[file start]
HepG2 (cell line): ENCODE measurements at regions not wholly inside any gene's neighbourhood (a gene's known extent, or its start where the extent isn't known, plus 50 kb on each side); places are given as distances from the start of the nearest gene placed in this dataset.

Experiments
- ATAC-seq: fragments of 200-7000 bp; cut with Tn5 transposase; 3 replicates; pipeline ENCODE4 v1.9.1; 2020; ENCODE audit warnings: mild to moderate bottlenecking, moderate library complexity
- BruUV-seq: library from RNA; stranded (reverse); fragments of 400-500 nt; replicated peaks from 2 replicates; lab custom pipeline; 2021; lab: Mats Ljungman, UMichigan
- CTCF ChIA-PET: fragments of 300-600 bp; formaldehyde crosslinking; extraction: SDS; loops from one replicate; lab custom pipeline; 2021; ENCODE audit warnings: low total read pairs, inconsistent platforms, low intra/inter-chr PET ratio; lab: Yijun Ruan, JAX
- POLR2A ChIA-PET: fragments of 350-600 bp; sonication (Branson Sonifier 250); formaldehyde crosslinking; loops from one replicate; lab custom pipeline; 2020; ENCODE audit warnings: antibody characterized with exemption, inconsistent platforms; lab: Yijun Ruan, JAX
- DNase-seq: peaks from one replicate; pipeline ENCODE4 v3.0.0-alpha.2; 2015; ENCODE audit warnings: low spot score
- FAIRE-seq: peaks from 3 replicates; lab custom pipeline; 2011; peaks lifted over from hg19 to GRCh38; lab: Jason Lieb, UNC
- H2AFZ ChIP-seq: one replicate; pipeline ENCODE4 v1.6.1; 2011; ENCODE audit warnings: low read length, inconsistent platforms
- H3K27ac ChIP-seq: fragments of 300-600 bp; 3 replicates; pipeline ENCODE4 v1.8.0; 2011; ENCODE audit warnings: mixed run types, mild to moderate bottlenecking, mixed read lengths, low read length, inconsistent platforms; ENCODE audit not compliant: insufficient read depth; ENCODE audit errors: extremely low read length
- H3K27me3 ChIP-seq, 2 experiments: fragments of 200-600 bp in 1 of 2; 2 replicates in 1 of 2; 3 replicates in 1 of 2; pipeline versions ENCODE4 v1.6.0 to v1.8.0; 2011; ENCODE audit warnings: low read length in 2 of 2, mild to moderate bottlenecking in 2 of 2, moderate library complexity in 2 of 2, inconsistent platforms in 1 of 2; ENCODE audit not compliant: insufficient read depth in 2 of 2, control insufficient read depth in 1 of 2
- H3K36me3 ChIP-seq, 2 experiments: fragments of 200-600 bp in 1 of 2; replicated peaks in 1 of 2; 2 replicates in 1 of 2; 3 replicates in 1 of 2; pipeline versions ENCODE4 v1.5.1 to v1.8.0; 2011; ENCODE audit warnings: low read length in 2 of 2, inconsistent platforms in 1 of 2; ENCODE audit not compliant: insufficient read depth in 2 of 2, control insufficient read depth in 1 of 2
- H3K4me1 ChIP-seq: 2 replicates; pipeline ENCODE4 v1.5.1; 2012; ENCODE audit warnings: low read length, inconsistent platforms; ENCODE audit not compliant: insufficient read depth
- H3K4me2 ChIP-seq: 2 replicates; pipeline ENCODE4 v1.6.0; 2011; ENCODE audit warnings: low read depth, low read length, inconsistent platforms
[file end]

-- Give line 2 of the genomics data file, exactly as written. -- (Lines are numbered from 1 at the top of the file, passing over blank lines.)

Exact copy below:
Experiments